Melanin is your skin’s form of protection against UV rays. It absorbs and attempts to convert the UV rays into heat (ever feel that hot sensation?) and when exposed to the sun, will go into defensive mode by spreading itself. This instant pigmentation – or that tan you love so much – is actually your body’s way of protecting cellular nuclei and the DNA therein. Tans are a sign of protection – which is a good thing – but in order to get tan, your skin is injured. Your skin darkens in an imperfect attempt to prevent further DNA damage; these imperfections, or mutations, are what lead to skin cancer.
Wherever your skin lacks melanin, UVB rays will sneak in and cause damage to the epidermal cells. The body attempts to compensate for the destroyed cells by sending in fresh replacements. Skin naturally regenerates itself, but when the sun accelerates this process, the new cells (keratinocytes) don’t have the opportunity to mature. Instead of separating, they stick together like a sheet of tissue, which causes peeling and flaking. In the case of severe sunburns, the damage caused to skin cells results in an engorgement of blood vessels in the dermis. The liquid that builds up during this process needs to go somewhere, and it manifests as a blister.
The Damage of Sunburns
The damaging effects of UVB rays are easy to spot: painful sunburns, feelings of intense heat, peeling, flaking, and tenderness. Remember that skin is the body’s largest organ and acts as a barrier against foreign invaders. It’s our immune system’s first line of defense, and when compromised, suppresses our ability to fight off maladies (we face aplenty in winter months!). Repeated damage to the superficial cells of the epidermis dramatically increases one’s risk for skin cancer. UVB rays also contribute to photoaging, or changes in the skin (wrinkles, dark spots, pigmentation) due to prolonged sun exposure.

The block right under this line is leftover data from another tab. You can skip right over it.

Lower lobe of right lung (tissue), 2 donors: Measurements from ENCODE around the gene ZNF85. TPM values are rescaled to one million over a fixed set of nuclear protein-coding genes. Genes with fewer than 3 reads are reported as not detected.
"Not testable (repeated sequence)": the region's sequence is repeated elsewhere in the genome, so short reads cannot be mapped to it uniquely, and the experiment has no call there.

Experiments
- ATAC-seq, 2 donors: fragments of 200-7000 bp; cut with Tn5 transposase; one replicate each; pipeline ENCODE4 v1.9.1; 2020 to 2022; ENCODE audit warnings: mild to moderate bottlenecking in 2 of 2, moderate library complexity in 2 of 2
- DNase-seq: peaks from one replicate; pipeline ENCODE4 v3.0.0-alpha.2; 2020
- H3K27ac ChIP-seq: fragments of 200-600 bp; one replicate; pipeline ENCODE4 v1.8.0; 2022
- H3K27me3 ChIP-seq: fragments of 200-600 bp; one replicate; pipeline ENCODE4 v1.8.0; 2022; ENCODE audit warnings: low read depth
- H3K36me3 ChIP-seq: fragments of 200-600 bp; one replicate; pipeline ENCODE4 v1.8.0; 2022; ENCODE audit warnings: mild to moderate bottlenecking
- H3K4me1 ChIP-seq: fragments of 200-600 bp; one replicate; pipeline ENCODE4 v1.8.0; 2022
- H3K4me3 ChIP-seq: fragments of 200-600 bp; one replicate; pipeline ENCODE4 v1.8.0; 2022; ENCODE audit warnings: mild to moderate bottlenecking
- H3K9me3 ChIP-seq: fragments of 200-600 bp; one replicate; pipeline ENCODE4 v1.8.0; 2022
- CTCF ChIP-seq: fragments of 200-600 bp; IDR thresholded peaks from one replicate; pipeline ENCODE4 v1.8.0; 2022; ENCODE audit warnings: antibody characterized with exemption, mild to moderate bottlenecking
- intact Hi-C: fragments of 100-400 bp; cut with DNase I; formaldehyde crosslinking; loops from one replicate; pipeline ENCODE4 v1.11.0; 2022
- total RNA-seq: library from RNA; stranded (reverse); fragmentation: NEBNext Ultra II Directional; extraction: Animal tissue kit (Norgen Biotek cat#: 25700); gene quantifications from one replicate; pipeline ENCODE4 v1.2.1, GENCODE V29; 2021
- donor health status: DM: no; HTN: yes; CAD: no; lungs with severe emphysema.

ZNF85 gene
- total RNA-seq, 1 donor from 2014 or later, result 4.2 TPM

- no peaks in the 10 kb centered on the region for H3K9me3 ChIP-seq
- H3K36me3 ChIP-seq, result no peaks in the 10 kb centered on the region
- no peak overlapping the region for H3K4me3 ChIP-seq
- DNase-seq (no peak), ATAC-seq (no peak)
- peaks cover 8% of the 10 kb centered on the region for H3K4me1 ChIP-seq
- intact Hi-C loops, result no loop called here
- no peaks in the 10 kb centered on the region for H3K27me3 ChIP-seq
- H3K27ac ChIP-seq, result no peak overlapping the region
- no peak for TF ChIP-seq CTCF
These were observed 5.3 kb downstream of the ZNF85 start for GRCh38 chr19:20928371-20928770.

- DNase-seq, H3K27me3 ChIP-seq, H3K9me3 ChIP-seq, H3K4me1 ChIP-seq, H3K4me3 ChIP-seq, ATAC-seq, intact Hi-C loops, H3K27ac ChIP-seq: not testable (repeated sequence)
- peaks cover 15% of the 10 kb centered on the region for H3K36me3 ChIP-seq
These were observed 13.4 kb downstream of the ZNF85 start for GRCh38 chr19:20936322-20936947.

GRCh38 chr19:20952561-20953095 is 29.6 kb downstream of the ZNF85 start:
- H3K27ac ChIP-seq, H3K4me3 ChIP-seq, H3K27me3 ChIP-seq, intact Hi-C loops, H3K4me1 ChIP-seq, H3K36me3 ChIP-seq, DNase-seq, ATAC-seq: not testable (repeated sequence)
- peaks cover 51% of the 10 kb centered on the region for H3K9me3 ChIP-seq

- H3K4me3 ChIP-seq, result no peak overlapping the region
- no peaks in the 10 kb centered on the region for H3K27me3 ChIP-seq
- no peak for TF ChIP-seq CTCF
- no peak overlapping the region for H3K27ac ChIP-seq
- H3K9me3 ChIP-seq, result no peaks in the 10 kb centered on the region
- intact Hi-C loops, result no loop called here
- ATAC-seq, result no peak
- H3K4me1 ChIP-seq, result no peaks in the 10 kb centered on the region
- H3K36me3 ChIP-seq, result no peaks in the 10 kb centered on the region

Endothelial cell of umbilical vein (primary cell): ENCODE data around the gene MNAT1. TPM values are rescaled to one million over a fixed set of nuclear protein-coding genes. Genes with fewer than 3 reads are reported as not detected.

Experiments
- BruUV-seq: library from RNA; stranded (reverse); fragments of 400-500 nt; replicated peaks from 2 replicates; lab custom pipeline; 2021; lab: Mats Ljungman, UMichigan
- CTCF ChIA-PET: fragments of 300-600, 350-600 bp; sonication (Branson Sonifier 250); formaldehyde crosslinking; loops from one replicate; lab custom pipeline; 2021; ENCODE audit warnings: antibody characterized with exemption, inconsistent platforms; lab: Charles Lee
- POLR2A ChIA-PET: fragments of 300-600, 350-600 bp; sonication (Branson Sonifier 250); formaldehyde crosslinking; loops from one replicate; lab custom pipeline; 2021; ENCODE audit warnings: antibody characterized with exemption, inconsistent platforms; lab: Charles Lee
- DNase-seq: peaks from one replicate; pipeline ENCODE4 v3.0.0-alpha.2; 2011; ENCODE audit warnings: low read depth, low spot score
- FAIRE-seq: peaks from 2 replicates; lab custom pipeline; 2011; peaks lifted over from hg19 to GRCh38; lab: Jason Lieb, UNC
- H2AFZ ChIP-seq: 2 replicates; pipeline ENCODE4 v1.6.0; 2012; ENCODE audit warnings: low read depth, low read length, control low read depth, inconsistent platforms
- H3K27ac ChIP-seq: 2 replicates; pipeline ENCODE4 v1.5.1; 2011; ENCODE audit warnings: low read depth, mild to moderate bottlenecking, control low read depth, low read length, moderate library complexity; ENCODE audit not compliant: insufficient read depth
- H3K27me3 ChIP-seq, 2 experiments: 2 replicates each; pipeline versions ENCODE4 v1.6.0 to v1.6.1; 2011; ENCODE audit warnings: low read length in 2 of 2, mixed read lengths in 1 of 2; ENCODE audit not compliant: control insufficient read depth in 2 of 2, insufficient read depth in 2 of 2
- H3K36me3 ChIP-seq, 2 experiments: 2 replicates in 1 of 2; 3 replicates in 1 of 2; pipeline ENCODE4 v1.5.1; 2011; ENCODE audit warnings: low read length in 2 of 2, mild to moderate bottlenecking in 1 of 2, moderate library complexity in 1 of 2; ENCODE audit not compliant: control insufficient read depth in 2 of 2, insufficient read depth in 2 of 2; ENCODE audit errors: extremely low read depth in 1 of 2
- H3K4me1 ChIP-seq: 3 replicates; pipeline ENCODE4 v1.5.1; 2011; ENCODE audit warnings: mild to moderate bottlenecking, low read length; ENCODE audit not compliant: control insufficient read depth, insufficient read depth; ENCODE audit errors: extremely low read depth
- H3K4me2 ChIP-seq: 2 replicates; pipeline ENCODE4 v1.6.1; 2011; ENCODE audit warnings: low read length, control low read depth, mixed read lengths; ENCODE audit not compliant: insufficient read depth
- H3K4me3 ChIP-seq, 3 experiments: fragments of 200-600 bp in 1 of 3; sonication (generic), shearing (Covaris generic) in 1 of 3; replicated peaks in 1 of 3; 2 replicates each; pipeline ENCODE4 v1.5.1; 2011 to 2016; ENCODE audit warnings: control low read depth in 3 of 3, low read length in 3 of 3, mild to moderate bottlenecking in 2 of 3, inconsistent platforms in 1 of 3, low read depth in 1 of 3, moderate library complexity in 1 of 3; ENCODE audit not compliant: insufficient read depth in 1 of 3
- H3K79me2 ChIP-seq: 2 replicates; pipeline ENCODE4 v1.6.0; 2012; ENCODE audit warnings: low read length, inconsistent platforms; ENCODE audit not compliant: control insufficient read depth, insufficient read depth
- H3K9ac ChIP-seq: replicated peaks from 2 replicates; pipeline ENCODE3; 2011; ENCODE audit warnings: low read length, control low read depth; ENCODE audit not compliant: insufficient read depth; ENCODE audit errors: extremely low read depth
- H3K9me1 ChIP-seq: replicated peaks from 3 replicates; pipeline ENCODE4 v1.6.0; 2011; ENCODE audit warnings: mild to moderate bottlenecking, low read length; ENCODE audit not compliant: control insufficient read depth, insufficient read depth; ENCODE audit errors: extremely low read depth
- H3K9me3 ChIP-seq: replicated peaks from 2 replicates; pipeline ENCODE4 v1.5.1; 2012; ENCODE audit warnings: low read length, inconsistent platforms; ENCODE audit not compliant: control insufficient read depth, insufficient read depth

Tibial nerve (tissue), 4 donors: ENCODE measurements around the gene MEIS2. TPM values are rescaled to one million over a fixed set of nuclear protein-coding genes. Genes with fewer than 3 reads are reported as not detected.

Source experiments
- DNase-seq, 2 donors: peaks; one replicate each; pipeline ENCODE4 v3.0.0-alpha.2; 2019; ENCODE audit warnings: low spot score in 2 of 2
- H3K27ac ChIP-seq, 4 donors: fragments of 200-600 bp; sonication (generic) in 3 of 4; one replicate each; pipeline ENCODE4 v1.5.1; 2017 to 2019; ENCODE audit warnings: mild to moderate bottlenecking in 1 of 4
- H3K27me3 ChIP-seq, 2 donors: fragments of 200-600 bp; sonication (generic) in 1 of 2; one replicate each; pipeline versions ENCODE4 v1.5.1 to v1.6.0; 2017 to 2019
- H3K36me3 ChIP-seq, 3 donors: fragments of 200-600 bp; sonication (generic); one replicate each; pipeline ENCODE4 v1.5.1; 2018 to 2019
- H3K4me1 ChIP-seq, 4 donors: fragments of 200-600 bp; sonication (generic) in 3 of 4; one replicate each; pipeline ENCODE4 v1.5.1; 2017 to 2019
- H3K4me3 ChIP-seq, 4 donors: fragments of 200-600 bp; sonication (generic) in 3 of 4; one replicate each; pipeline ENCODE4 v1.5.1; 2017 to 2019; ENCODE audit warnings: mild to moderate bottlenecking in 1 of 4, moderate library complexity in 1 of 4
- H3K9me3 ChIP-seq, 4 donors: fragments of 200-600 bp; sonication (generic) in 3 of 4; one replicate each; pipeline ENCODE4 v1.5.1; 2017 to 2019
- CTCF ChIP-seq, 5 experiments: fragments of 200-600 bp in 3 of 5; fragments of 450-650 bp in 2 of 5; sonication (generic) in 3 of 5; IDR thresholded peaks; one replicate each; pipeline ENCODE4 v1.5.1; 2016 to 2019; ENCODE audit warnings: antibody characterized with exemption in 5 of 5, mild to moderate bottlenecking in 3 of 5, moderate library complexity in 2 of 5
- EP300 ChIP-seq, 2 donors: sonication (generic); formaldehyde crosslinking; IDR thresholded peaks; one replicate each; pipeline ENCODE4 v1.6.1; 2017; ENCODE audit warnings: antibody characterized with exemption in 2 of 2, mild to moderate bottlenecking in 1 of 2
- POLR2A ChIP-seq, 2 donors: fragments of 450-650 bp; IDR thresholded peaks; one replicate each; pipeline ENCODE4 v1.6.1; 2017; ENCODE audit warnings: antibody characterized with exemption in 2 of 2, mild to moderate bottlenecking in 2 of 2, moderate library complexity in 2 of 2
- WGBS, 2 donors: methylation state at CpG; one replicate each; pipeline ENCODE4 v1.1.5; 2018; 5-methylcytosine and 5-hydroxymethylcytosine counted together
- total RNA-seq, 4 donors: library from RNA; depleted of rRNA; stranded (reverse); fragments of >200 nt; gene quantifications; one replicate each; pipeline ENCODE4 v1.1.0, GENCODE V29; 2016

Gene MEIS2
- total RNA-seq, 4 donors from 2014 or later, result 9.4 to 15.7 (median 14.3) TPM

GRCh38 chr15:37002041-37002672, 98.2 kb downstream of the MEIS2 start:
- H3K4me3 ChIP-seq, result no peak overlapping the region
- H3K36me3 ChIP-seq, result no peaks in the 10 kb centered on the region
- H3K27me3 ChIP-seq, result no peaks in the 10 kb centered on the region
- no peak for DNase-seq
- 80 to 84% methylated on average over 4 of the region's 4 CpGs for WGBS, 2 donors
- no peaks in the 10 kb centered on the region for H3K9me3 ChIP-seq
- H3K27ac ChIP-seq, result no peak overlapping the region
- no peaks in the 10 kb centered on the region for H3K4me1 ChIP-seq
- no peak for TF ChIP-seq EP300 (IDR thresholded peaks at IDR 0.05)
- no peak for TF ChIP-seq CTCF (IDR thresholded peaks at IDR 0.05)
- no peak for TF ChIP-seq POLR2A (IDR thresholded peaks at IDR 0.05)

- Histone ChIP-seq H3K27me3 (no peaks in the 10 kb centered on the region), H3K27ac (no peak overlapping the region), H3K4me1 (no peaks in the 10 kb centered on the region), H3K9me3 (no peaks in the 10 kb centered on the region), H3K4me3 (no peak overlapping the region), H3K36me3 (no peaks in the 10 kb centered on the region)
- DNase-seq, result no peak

The damage caused by UVA rays is more insidious. Although it initially goes unseen, UVA rays cause lasting damage when they penetrate the dermis. As UVA rays break down collagen and elastin fibers, they cause your skin to lose its strength and elasticity. The skin becomes brittle and inflexible, leading to the development of wrinkles and fine lines.
Sunscreen for Skiing and Snowboarding
Now that we know the risks posed by unprotected skin – premature aging, wrinkles, sunspots, pigmentation, and even cancer – what makes winter sunscreen especially important? Here are a few factors that contribute to the intensified need of sunscreen for skiing and snowboarding:
- High Altitudes: